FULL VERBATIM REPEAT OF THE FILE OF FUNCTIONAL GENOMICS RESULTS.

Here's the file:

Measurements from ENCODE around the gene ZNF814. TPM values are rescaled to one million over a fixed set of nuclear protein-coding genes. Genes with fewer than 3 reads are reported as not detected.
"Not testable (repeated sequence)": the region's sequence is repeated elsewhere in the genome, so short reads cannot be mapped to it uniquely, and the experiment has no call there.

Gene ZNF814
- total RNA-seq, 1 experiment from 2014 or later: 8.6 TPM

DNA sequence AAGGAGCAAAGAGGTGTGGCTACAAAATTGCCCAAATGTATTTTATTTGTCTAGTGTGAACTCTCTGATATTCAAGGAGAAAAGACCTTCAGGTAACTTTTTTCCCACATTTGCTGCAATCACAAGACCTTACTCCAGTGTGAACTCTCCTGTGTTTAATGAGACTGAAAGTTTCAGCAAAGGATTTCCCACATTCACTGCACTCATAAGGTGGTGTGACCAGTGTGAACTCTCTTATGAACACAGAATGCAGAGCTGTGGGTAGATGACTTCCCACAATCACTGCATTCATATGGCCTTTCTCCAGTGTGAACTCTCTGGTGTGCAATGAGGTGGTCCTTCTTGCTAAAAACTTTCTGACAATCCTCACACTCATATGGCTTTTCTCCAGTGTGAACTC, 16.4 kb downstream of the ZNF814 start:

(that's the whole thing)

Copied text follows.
Measurements from ENCODE around the gene ZNF814. TPM values are rescaled to one million over a fixed set of nuclear protein-coding genes. Genes with fewer than 3 reads are reported as not detected.
"Not testable (repeated sequence)": the region's sequence is repeated elsewhere in the genome, so short reads cannot be mapped to it uniquely, and the experiment has no call there.

Gene ZNF814
- total RNA-seq, 1 experiment from 2014 or later: 8.6 TPM

DNA sequence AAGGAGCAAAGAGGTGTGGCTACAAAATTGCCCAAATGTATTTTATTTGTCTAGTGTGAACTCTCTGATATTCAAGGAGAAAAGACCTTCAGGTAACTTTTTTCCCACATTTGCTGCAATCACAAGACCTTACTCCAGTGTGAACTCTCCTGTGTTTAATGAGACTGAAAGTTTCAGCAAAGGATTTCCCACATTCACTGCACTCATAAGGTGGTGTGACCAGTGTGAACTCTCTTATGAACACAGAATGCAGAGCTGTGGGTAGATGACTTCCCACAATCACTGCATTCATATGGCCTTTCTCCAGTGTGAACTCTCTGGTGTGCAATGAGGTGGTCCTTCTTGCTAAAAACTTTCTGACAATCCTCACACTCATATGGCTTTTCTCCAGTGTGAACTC, 16.4 kb downstream of the ZNF814 start: